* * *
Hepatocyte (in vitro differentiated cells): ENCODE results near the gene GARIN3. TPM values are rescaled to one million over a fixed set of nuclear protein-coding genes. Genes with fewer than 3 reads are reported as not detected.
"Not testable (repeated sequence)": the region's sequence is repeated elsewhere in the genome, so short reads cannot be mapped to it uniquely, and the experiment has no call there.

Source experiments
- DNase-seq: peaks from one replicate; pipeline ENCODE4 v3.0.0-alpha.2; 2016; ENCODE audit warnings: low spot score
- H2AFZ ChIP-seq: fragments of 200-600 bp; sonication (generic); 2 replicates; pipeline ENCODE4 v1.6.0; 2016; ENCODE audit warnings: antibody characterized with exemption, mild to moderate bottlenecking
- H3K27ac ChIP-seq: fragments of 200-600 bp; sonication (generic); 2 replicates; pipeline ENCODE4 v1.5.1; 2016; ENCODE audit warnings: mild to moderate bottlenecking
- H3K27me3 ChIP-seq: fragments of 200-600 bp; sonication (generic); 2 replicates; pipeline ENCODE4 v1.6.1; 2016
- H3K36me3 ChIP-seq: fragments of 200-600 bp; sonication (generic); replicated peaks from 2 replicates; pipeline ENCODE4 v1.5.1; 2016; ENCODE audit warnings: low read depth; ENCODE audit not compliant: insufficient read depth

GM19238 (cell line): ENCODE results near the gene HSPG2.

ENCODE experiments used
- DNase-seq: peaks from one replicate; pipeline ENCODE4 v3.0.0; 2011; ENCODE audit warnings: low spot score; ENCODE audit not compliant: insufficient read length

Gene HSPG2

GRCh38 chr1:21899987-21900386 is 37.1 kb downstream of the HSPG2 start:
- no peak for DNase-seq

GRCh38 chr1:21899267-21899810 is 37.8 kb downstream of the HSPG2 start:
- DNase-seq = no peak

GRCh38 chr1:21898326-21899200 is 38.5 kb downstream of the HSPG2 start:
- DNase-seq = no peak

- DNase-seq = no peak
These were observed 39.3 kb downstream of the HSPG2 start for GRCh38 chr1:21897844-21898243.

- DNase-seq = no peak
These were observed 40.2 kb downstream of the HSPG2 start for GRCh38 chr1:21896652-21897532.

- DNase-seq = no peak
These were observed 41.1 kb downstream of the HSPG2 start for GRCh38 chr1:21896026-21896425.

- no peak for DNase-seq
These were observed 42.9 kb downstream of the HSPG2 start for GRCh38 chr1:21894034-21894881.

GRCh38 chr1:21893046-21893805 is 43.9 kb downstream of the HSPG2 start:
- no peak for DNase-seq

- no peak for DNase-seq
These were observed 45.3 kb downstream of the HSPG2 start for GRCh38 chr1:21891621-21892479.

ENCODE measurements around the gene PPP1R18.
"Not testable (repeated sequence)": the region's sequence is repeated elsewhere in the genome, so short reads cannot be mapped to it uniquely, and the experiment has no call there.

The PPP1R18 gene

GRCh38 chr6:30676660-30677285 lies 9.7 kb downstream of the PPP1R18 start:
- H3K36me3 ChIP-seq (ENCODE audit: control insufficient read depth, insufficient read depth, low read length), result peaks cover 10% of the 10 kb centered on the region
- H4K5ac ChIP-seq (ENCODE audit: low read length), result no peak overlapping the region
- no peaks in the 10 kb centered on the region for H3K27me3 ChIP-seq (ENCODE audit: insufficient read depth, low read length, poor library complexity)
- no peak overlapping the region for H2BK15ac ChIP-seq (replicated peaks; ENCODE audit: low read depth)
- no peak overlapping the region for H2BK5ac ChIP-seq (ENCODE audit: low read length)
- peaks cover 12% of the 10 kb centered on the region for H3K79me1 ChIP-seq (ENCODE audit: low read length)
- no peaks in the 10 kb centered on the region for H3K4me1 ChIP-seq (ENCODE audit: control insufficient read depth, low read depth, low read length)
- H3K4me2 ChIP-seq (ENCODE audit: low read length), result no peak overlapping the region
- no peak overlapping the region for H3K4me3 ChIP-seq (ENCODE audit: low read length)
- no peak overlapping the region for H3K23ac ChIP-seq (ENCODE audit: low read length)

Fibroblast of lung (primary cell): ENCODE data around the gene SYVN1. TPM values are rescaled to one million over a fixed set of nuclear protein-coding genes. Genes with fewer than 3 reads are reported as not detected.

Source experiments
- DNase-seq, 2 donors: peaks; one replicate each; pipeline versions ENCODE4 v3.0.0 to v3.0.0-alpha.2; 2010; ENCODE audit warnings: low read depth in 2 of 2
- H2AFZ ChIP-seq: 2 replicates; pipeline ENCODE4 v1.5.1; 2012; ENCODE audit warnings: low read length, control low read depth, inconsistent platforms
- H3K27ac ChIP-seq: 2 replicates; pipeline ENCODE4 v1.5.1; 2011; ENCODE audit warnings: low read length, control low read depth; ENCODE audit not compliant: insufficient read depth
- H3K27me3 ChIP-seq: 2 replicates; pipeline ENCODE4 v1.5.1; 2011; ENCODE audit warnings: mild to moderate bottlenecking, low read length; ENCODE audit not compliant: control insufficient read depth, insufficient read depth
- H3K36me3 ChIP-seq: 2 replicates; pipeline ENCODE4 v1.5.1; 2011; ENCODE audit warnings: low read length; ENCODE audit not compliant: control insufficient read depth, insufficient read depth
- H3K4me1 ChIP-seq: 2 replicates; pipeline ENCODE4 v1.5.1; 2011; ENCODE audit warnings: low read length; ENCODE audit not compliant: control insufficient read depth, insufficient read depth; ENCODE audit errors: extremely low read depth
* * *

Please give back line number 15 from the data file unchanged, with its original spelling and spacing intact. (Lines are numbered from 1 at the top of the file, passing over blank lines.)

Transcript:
GRCh38 chr1:21899267-21899810 is 37.8 kb downstream of the HSPG2 start: